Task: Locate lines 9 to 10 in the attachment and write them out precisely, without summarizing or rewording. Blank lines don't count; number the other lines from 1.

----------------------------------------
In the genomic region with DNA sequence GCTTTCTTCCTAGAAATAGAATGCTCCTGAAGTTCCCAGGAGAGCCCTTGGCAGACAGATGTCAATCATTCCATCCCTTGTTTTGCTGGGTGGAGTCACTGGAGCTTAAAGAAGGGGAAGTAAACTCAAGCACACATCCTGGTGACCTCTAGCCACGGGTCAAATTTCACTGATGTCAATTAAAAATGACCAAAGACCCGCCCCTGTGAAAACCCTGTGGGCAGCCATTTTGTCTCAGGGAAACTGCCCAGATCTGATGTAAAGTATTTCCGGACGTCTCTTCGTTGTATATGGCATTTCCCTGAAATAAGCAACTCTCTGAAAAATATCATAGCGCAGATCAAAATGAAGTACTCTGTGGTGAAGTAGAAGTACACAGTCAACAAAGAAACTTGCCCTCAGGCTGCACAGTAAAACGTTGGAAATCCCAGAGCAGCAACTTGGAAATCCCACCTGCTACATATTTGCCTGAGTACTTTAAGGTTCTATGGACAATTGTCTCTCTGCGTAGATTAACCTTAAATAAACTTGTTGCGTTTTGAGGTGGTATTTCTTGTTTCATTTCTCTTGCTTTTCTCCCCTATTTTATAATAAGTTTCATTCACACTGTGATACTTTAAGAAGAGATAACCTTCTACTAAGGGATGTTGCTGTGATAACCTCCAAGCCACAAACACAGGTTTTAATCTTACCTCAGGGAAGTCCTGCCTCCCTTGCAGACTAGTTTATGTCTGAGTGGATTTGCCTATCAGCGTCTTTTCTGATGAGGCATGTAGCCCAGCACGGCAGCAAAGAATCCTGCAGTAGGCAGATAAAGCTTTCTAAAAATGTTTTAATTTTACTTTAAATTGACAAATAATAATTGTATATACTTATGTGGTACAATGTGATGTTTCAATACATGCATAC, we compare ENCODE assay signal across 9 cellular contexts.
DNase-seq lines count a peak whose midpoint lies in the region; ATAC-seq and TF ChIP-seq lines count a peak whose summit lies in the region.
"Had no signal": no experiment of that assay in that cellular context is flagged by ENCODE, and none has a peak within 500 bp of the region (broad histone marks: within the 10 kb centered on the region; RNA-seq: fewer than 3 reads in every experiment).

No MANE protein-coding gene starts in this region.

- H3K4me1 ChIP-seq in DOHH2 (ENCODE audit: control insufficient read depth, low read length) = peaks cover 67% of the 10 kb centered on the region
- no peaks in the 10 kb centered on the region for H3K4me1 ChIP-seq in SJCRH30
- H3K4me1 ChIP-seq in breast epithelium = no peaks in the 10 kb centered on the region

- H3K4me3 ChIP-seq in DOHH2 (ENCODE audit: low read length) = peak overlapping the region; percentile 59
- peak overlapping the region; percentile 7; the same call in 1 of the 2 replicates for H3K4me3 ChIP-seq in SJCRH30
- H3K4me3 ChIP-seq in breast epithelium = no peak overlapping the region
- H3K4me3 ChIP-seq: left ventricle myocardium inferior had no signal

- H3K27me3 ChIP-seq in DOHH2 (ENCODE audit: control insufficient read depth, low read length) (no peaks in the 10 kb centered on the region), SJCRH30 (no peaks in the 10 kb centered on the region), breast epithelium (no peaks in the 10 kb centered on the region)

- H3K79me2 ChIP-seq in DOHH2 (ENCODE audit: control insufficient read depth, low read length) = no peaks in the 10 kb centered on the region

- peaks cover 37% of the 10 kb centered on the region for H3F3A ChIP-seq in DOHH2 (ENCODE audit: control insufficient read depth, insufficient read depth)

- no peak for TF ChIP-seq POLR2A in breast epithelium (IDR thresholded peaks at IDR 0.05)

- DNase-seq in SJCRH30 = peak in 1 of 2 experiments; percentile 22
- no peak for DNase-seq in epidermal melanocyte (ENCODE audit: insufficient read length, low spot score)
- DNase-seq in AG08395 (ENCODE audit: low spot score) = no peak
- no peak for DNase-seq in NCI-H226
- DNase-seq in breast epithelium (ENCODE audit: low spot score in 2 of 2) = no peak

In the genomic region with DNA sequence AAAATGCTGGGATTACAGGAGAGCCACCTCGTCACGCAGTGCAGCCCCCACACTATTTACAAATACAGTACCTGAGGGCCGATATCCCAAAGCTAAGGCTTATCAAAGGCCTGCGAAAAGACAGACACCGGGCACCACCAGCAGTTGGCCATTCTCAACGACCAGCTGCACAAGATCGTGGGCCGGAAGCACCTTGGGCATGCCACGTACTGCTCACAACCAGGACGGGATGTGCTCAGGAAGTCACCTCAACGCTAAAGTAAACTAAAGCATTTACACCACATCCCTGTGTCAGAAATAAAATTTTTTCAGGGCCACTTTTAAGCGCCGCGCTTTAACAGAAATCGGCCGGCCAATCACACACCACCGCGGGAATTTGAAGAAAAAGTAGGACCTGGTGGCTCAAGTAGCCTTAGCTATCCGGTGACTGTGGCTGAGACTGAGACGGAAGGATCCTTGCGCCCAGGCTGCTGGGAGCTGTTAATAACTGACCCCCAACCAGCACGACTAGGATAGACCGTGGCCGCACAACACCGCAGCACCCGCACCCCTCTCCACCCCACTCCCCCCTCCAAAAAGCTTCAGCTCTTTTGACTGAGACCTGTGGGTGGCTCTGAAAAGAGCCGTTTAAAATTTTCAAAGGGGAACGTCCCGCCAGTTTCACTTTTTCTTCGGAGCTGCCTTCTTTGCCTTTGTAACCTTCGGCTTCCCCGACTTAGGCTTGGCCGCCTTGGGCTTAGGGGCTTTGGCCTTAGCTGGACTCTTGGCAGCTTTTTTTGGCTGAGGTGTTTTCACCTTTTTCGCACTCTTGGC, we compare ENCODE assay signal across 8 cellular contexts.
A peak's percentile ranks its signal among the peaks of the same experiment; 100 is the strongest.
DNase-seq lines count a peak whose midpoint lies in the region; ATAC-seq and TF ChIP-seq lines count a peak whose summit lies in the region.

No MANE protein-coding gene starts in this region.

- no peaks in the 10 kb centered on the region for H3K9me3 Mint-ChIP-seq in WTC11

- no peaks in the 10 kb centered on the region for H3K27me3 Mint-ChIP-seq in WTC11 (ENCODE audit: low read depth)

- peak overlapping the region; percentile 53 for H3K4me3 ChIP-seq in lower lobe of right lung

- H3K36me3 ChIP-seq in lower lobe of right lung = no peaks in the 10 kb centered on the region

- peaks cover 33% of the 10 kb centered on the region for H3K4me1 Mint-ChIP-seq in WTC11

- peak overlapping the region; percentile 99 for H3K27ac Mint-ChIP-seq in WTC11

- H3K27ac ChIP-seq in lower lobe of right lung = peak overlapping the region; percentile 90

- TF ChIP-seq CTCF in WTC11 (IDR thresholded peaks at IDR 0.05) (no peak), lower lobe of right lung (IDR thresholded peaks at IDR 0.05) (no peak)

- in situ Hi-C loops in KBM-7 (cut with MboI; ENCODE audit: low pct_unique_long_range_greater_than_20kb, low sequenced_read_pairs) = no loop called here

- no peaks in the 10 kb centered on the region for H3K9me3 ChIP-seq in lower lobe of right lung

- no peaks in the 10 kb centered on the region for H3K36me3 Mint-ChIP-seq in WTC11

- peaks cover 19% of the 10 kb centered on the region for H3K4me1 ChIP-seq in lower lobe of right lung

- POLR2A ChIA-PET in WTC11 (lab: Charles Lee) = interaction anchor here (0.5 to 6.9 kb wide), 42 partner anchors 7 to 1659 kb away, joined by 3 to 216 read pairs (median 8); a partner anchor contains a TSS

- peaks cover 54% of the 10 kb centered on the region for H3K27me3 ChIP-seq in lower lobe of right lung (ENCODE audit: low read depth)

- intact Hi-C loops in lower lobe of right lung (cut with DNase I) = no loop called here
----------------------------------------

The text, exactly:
- peak overlapping the region; percentile 7; the same call in 1 of the 2 replicates for H3K4me3 ChIP-seq in SJCRH30
- H3K4me3 ChIP-seq in breast epithelium = no peak overlapping the region